Both the Clean Air Act and the National Park Service Organic Act protect air resources in national parks. Air quality affects park scenery and vistas, vegetation, water, and wildlife. Two Sonoran Desert Network parks, Chiricahua National Monument and Saguaro National Park, are designated as Class I areas under the Clean Air Act. Air quality standards are stricter in these parks than in other network parks.
Because air quality conditions occur over broad spatial scales, park managers have little direct control over the atmospheric conditions of the parks they manage. However, knowing about the state of—and changes in—air quality can help park managers to make planning decisions, influence off-site emitters of pollutants, and indirectly stabilize or improve park air resources. It can also help the Sonoran Desert Network to understand changes in other vital signs.
Information on air quality at all Sonoran Desert Network parks can be found by visiting the website of the National Park Service Air Resources Division, which tracks spatial and temporal trends in ozone, nitrogen deposition, sulfur deposition, and visibility-reducing pollutants in all units of the National Park System.
The Sonoran Desert Network uses information provided by the Air Resources Division to provide occasional updates on air quality in network parks. For more information, contact the National Park Service Air Resources Division or Andy Hubbard, Program Manager, Sonoran Desert Network.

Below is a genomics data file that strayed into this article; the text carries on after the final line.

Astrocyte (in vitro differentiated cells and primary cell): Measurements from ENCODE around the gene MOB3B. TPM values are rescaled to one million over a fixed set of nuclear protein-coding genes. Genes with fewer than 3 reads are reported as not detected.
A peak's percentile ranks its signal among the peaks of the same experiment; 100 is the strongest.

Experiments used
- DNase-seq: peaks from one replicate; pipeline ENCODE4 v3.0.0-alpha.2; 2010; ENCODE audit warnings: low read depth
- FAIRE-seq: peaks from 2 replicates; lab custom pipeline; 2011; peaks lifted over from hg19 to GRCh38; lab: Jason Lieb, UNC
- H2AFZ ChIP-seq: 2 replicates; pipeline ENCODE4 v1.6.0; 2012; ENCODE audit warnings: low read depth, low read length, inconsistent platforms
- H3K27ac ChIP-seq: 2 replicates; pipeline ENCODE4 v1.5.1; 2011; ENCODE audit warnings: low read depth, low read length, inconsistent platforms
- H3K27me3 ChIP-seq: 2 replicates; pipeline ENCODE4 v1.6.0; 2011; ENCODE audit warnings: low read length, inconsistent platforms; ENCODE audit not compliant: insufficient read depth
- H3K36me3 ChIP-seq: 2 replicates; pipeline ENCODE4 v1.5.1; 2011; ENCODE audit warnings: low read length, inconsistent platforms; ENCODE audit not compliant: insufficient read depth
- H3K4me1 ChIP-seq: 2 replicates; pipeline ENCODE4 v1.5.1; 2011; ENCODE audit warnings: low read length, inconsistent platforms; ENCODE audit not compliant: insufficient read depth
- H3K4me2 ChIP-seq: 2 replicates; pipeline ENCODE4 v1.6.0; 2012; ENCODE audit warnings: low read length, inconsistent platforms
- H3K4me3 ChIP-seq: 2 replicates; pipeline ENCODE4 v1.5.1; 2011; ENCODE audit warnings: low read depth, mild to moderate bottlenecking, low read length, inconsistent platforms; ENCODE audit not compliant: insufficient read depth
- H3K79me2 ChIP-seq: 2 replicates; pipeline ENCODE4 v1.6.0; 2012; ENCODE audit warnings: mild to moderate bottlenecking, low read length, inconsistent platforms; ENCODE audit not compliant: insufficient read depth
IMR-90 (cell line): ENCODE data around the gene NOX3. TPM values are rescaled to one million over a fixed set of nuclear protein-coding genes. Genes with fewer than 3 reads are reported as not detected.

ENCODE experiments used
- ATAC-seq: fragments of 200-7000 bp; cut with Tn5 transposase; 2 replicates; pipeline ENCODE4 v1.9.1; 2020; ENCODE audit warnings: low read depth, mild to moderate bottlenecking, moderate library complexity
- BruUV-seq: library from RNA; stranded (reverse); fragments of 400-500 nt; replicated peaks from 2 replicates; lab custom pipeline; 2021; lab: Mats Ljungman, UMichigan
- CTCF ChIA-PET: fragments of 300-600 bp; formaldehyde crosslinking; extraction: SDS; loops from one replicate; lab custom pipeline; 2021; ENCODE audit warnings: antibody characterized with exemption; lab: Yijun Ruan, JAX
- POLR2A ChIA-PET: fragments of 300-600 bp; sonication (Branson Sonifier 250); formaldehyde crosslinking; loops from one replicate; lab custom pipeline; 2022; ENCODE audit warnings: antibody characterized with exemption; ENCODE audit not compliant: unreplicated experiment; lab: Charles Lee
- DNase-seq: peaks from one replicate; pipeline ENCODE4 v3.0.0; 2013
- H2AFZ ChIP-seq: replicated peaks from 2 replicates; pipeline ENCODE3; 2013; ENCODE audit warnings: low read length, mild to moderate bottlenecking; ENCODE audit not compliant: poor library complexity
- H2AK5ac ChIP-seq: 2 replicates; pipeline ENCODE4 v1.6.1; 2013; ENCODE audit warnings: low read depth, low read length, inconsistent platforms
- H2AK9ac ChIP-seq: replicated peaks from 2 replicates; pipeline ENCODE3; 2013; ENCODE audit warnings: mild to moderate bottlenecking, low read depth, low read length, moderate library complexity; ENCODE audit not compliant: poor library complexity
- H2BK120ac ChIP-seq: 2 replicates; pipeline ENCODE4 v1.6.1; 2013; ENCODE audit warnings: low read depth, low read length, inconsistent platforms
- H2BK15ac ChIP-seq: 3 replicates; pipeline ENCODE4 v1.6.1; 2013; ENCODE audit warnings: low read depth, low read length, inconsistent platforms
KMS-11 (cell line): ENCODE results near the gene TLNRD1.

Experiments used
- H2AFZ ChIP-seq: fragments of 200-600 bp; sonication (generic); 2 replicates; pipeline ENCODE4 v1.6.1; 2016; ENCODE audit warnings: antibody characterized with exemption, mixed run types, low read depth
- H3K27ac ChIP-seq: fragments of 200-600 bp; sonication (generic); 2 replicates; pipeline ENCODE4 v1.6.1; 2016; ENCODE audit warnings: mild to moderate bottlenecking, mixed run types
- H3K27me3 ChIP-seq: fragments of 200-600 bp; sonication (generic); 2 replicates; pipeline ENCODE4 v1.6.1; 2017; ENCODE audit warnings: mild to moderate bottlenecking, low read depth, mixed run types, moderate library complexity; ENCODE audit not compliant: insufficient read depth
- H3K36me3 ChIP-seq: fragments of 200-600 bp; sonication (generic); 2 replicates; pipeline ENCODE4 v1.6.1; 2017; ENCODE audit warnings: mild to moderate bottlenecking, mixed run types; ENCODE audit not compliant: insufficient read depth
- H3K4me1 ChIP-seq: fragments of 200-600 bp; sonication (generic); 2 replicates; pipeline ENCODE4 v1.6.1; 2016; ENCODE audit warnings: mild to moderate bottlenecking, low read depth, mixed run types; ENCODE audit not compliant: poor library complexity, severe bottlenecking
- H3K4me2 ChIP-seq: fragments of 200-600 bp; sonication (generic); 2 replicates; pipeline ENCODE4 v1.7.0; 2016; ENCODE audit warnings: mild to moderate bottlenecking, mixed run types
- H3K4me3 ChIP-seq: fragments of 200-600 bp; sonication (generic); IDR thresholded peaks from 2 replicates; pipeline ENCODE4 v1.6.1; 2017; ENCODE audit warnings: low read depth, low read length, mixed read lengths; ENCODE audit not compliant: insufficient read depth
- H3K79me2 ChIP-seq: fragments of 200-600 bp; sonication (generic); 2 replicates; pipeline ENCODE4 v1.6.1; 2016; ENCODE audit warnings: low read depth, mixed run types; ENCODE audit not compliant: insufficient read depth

Air Quality-Related Values
An air quality-related value (AQRV) is a resource that may be adversely affected by a change in air quality. AQRVs include visibility and specific scenic, cultural, physical, biological, ecological, or recreational resources. Research has identified certain AQRVs as sensitive, such as lakes with low acid-buffering capacity and plant species that display injury symptoms at ambient ozone concentrations.
Visibility is a sensitive AQRV affected by air pollution to some degree in every unit of the National Park System. Air pollution affects how far we can see vistas and landscape features, and how well we can see them. Air pollution and light pollution also affect the dark night sky resource, an integral component of visibility.
Vegetation may be sensitive to a variety of air pollutants, including nitrogen, sulfur, and ozone. Nitrogen and sulfur may affect plant growth and species composition. Ozone may cause leaf injury and growth and reproduction effects. Ozone-sensitive plant species have been identified in many parks and are listed in risk assessments that have been conducted to evaluate the risk to vegetation from ozone at park units.
Surface waters and soils are susceptible to acidification, unnatural enrichment, or eutrophication from atmospheric deposition of hydrogen ions, nitrogen and/or sulfur. Water and soils that have evolved under low nutrient conditions, or those with low buffering capacity, are particularly vulnerable. Fish and wildlife are all potentially sensitive to air pollutants, including airborne toxics like mercury and dioxins.
Air pollutants may have a direct effect to fish and wildlife (e.g., mercury neurotoxicity) or an indirect effect to their habitat (e.g., stream acidification).
|Park||Visibility||Vegetation||Surface Waters||Soils||Fish & Wildlife|
|Casa Grande Ruins NM||X||X||Unk||Unk||X|
|Fort Bowie NHS||X||X||Unk||Unk||X|
|Gila Cliff Dwellings NM||X||X||Unk||Unk||X|
|Montezuma Castle NM||X||X||Unk||Unk||X|
|Organ Pipe Cactus NM||X||X||X||X||X|
Last updated: November 27, 2017